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ABC News Breakfast -

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(generated from captions) Federal Parliament may have

ended for the year but it seems there are still some political

scuffles to be had. Nationals

senator leader Barnaby Joyce

has reportedly turned downturn

Turnbull's offer of a place on

the coalition frontbench. The

move comes after the Nationals'

decision to split from their

Liberal Party colleagues in

Parliament last week. Senator Barnaby Joyce joins us now from

Sydney. Good morning. Why did

very kind you turn downturn Turnbull's

very kind offer to join him on

the frontbench? I respect

absolutely the role you have in

shadow Cabinet and it requires

discipline, it requires

confidentiality, it also

requires maintaining a line.

Now, I can't do that if I made

my raison d'jtre viewing and

amending legislation and

representing our at times representing our at times

sectional interests on issues.

Do you believe we should've

handed over the telecommunications funds that

looks after regional and remote

Australia to the Labor Party?

Yes or no? I was of the belief

that you shouldn't. Others are

off the belief that you should. That was an unreconcilable

difference. It had to be

represented in the way we

voted. The Howard Government

with the National Party neshed

that fund. That fund was set in

speech after speech stone. We've got speech after

speech after speech saying that

you can trust us on this one,

that we will stand by our word.

We couldn't just turn up in the

Parliament and change our view.

To be honest, that was the view

that was also reflected in the

Senate in the first instance,

in the Lower House in the

second inchance. It was only in

the Senate in the last instance

it was going to change. It was

not consistent. It didn't make

sense. Therefore, we had to dot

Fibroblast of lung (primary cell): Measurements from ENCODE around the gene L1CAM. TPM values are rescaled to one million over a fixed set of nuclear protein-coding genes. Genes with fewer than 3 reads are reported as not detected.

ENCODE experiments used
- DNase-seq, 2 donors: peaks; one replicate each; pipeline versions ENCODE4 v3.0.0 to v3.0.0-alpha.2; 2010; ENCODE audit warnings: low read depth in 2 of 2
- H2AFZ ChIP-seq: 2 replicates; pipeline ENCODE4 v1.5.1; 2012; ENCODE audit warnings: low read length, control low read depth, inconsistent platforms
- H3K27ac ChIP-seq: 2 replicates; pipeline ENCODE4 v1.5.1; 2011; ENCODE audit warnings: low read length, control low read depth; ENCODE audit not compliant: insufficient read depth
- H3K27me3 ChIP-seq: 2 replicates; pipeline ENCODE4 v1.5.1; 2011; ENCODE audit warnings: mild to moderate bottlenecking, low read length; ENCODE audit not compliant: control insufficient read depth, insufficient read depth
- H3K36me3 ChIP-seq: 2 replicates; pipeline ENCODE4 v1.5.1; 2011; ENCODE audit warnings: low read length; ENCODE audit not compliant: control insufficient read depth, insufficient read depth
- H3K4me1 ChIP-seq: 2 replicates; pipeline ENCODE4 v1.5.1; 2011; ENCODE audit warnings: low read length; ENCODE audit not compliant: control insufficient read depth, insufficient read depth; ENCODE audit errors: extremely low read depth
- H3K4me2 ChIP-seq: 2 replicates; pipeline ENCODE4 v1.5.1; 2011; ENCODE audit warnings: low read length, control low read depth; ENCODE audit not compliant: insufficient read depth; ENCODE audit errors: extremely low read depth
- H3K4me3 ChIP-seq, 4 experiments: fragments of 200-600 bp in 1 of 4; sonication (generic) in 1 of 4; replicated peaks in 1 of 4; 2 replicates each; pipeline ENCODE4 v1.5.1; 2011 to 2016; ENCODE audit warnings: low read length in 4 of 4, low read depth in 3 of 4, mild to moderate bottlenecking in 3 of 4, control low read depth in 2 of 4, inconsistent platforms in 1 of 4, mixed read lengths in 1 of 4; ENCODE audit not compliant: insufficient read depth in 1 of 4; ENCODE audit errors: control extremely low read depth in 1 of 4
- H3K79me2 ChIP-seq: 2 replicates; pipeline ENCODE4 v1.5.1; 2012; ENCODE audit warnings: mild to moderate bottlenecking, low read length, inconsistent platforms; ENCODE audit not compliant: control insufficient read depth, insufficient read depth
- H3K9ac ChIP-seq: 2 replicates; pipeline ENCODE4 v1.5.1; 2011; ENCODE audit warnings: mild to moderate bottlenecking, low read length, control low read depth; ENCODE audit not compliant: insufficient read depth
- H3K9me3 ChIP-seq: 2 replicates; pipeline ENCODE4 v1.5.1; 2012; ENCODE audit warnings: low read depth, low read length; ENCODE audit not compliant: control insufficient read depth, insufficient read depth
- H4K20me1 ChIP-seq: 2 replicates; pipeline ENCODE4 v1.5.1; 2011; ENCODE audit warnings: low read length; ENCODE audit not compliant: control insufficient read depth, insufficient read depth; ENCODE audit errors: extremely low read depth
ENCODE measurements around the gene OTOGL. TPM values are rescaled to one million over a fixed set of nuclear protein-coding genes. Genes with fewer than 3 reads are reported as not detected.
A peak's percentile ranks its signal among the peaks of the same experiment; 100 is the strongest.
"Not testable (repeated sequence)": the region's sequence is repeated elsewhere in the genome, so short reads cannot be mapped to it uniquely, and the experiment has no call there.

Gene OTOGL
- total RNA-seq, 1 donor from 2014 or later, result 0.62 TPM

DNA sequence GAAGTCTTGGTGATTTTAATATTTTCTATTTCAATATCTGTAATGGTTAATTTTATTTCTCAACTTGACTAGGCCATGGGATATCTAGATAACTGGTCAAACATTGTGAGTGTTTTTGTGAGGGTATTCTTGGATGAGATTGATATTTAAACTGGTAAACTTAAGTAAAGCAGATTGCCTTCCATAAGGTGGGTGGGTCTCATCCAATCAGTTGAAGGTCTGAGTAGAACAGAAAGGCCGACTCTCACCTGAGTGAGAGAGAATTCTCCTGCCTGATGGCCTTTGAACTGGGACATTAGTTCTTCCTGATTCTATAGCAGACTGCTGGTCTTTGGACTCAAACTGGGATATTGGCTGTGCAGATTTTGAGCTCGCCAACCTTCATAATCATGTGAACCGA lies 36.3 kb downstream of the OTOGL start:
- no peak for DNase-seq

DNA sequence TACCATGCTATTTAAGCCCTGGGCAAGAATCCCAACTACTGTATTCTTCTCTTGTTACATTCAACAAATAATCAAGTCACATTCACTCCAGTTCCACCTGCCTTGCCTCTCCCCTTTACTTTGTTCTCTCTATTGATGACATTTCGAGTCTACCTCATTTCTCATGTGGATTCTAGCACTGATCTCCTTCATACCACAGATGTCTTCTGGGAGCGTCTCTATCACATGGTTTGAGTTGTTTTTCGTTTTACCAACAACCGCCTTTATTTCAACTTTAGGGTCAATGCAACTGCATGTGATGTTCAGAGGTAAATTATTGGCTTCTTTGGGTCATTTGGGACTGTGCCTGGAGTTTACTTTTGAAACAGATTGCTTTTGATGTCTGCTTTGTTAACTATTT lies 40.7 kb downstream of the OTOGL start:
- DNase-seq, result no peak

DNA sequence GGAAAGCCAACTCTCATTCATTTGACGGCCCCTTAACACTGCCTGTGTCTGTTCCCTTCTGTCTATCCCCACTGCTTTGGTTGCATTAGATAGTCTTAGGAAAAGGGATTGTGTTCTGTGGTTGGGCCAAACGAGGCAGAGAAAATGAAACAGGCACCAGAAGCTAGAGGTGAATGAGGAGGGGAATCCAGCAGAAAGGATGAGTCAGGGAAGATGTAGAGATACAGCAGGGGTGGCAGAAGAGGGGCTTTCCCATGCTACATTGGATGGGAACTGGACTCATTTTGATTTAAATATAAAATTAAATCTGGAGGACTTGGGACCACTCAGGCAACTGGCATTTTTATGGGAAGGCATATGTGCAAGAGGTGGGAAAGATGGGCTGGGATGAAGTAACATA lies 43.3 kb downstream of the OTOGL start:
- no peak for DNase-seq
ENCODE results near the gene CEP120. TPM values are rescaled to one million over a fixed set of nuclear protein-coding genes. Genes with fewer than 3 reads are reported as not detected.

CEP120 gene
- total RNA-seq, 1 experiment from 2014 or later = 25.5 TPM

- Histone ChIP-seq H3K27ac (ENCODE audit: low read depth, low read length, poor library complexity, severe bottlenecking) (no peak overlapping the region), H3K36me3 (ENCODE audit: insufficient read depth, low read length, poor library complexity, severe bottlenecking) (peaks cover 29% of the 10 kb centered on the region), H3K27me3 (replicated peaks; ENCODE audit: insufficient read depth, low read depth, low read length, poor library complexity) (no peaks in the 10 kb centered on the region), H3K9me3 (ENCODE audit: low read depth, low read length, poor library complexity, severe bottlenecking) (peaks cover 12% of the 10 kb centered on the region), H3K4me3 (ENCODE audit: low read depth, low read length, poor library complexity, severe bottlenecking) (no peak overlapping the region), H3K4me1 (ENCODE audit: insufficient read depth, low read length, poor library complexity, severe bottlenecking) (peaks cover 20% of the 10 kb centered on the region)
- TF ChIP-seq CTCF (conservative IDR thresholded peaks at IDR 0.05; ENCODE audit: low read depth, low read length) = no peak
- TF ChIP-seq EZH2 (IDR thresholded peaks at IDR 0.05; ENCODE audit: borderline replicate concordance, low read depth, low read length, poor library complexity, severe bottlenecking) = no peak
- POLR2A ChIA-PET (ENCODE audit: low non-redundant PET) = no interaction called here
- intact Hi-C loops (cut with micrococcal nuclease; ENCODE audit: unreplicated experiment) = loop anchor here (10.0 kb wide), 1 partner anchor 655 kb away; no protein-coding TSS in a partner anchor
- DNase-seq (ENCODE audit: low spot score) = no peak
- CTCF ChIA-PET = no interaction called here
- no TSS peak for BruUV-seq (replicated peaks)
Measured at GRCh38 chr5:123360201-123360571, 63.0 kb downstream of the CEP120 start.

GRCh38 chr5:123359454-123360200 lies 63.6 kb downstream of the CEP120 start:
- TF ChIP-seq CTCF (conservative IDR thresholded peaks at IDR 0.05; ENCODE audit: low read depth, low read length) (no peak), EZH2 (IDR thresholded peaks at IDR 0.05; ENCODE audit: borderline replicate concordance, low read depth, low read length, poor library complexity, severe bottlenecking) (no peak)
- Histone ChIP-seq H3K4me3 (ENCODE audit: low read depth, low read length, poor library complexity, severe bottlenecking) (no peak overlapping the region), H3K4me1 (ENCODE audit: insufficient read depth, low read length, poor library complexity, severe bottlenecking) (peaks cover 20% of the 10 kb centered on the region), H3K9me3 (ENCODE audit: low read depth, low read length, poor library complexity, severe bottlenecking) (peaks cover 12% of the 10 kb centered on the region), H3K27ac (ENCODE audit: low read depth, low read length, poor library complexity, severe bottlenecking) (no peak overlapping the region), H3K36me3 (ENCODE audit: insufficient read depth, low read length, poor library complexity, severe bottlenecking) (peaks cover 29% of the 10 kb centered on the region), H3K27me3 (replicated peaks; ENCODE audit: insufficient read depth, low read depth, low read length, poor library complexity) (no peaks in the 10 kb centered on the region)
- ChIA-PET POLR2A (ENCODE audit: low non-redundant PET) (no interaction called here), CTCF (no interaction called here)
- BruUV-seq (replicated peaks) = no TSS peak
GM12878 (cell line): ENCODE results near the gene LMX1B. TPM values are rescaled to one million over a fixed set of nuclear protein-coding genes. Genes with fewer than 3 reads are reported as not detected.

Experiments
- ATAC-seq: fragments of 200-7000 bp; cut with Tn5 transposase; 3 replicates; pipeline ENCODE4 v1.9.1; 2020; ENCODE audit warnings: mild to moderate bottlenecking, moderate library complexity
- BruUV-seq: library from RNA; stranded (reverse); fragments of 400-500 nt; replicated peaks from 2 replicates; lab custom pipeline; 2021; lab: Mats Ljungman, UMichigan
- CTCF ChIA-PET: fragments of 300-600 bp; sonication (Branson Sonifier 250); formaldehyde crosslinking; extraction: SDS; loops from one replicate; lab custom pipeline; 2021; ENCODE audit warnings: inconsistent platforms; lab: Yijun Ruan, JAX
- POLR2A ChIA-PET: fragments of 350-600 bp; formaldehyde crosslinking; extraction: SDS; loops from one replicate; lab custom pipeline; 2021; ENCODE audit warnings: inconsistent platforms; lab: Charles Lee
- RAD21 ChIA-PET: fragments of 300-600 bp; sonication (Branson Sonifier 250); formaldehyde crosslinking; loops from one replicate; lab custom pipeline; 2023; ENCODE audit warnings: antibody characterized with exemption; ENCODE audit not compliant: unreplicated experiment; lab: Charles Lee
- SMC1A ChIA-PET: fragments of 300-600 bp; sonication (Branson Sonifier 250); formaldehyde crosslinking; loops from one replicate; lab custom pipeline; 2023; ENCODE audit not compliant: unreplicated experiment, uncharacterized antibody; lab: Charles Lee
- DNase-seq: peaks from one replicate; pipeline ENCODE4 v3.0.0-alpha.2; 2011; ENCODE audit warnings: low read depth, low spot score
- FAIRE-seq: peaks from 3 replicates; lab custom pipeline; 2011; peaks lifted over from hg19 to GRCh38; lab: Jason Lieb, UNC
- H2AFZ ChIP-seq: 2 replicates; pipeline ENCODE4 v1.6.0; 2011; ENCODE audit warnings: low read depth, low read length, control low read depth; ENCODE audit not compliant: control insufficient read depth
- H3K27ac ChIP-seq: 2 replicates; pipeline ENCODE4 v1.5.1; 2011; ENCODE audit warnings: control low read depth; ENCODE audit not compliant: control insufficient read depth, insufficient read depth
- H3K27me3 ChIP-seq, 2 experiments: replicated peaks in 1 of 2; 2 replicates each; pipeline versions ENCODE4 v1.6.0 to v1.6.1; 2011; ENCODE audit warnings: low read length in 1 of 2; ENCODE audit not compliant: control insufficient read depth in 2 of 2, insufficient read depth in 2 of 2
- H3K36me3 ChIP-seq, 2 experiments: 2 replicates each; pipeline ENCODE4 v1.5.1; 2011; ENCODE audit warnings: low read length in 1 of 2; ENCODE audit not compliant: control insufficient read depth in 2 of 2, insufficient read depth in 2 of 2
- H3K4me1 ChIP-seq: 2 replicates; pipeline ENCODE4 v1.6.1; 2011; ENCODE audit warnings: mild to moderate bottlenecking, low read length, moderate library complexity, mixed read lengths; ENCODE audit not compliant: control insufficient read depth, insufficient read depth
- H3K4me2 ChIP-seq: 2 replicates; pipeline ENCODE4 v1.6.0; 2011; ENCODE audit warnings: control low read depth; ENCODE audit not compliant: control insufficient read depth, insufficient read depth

right thing by the people of regional Australia. I regional Australia. I accept

that, and the difficulty you

have, I guess, is serving two

masters. Your conscience and

also your role as a member of

the coalition. And on that

point, you say the issue is

much more simple than it has

been. It's possibly even

simpler than that. You're either a member of this

coalition or you're not. Well,

let's look at what the

coalition is. The coalition by

its own term is the formation

of two parties. Two ert pass,

two different policies. Within two different policies. Within

that formation ... Ah, but they

have to come together with one

single line, surely, otherwise

it's not a kochlths you say you support the coalition. Well then you don't need a coalition, you just need one

party. Within this coalition,

they vote together 99.9% of the

time. Now, this is a pretty

good deal. I don't know what

other sort of deal people are looking for but they some

people are talking about

putting that deal aside, 99.9% putting that deal aside, 99.9%

of the time, and seeing in they

can win an election on 33% of

the vote. Now that is

tactically moronic. But it's

also irritating your colleagues

clearly. This is what Liberal

senator Ian Macdonald said

about you. It's incredible that

in Canberra, Barnaby seems to

be a member of a different

party." When you come to town

to vote, you just follow the

beat of your own drum. No, no,

this was supported by all the

National Party, all the

one National Party senator National Party senators, not

voted to get rid of that

regional communications fund. I

can understand that senator

Macdonald might think it's good

we got rid of that fund and

that regional people should be

left outside the tent, and that

is entirely his view. He is

allowed to have that view. We believe strongly that the regional telecommunications

fund was basically almost

signed in political blood, that

it was a statement of trust. It

was a statement that we are fair dinkum when fair dinkum when we're going to

try to look after regional

areas and how they get funding.

There was only one way to vote.

If you believe in the Senate,

it has a right to review and amend legislation, represent

the rights of the States F it

doesn't want to do that f it

wants to work under instruction

from the Lower House, then we

don't need a Senate. I mean,

let's be honest. If that's the

process that people want the

Senate to operate in, what is

the purpose. Senate? That's all

very well and good in theory,

senator, but in the senator, but in the end, it

didn't work. In the end, your